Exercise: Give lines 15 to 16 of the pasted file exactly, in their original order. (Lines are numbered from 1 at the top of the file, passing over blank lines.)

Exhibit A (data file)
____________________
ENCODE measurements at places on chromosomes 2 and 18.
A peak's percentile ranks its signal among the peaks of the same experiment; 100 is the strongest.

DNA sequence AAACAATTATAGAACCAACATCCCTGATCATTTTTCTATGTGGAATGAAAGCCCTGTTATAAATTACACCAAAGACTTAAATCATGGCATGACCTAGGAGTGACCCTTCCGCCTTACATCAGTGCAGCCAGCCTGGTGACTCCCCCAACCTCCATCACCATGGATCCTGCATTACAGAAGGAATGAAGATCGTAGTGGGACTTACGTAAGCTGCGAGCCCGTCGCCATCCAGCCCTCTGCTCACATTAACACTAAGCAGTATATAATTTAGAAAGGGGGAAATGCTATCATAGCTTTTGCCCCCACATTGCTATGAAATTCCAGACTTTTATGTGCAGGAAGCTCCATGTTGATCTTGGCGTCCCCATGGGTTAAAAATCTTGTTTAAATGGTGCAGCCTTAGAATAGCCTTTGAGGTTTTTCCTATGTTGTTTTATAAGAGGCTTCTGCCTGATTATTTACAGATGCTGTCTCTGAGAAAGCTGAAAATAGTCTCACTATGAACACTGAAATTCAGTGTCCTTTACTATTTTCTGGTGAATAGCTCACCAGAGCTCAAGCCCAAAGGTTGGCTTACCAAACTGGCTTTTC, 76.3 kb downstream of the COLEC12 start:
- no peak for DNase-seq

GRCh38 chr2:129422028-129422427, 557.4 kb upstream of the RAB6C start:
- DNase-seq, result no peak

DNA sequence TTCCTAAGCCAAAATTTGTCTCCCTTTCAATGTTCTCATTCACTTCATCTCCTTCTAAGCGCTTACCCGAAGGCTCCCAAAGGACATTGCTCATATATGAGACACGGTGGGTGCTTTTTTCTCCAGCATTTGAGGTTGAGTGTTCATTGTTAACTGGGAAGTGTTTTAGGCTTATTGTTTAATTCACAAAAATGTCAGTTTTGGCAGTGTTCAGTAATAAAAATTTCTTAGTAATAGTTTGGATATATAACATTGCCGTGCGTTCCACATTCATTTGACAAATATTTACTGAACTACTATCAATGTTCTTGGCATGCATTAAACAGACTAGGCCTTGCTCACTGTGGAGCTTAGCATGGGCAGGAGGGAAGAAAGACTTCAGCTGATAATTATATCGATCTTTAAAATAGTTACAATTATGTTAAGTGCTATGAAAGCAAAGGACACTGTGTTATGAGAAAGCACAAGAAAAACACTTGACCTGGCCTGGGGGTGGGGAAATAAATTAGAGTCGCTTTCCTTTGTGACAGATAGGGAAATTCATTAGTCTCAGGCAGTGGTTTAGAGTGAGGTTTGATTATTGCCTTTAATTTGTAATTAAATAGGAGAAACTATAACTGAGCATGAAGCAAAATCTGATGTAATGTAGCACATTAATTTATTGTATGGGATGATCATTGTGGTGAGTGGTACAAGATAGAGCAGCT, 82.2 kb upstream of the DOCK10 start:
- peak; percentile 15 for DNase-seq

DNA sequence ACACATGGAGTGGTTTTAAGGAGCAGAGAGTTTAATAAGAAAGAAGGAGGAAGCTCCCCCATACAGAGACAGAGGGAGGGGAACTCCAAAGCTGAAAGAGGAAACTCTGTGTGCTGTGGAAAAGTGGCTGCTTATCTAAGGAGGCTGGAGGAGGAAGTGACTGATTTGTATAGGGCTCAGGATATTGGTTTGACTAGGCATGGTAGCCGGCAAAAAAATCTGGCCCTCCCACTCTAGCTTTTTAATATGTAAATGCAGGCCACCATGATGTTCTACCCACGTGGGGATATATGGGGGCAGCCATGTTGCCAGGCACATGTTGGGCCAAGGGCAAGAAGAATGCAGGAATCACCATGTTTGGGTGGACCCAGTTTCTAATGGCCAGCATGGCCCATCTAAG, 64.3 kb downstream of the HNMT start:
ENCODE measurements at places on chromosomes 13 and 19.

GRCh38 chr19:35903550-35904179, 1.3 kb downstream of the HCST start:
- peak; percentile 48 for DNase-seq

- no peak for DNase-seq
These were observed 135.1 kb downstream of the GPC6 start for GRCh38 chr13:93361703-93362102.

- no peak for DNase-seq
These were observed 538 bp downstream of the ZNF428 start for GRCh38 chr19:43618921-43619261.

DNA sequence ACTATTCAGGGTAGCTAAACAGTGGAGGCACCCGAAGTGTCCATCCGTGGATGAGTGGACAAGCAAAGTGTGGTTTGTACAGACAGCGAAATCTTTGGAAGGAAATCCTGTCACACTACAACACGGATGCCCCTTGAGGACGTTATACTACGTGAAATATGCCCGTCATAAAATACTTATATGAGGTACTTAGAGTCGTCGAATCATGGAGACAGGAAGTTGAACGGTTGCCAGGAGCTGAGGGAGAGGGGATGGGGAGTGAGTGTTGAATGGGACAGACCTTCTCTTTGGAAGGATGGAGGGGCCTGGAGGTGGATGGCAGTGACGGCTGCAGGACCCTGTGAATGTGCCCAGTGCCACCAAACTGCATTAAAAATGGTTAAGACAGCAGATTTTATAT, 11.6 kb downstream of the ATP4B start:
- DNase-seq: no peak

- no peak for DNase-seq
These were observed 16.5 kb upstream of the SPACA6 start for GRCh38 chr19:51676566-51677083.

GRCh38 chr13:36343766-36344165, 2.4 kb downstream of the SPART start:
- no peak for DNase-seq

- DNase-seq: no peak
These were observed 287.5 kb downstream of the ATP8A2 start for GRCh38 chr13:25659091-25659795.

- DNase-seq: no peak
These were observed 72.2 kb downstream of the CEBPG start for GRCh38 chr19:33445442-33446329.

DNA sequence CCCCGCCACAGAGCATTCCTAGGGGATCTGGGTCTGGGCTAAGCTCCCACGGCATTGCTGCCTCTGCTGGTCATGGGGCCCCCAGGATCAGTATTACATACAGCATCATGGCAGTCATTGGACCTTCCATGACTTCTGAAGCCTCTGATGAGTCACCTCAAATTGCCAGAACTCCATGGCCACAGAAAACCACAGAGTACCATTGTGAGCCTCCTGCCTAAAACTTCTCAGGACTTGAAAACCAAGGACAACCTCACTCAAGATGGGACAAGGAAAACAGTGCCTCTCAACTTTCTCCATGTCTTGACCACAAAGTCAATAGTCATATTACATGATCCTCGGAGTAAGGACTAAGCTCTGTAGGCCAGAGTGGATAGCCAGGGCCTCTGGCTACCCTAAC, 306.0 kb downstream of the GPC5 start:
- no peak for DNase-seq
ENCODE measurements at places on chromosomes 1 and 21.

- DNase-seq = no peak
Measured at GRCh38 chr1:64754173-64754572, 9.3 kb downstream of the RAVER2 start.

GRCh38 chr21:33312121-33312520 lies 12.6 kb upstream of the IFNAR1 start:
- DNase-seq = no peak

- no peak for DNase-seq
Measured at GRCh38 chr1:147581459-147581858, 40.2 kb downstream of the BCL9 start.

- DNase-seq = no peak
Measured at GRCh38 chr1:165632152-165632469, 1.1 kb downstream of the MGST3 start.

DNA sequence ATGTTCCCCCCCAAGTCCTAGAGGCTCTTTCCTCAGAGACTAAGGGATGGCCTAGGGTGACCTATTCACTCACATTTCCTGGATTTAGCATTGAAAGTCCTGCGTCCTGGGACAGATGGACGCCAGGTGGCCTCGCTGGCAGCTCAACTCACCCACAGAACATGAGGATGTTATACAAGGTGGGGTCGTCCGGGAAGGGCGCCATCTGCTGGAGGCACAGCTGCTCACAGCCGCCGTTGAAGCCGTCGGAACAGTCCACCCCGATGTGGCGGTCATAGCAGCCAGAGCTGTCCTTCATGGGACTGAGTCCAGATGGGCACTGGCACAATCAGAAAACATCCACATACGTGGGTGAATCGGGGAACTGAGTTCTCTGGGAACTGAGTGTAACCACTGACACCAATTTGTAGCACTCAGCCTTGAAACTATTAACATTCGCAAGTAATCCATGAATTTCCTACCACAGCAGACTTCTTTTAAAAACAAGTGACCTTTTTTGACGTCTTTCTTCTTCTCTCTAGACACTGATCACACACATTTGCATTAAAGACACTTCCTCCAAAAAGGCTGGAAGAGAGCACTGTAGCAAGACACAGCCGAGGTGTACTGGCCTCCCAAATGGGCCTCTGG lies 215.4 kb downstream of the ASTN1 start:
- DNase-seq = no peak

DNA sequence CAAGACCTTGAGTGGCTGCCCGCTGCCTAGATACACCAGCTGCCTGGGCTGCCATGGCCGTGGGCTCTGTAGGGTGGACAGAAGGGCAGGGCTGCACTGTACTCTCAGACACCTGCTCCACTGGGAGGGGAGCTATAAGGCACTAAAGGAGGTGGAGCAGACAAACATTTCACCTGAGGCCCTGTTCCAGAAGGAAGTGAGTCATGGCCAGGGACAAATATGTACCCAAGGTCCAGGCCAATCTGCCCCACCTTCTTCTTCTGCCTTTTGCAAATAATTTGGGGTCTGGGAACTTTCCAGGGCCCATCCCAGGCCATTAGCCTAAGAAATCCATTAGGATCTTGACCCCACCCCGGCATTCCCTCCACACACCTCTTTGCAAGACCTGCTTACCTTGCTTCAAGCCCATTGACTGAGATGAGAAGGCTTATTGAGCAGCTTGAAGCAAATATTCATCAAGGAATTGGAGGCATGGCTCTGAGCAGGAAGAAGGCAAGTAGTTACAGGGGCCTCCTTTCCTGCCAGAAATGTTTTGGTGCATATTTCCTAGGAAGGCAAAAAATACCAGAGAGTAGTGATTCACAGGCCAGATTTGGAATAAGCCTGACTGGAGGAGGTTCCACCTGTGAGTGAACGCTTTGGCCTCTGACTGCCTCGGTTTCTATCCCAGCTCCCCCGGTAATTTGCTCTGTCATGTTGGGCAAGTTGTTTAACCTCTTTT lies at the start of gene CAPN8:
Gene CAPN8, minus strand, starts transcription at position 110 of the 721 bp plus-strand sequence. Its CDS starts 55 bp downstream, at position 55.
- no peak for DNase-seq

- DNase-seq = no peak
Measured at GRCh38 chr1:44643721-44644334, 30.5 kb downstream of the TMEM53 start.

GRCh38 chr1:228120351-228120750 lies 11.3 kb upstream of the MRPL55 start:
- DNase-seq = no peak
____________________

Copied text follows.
- no peak for DNase-seq
These were observed 538 bp downstream of the ZNF428 start for GRCh38 chr19:43618921-43619261.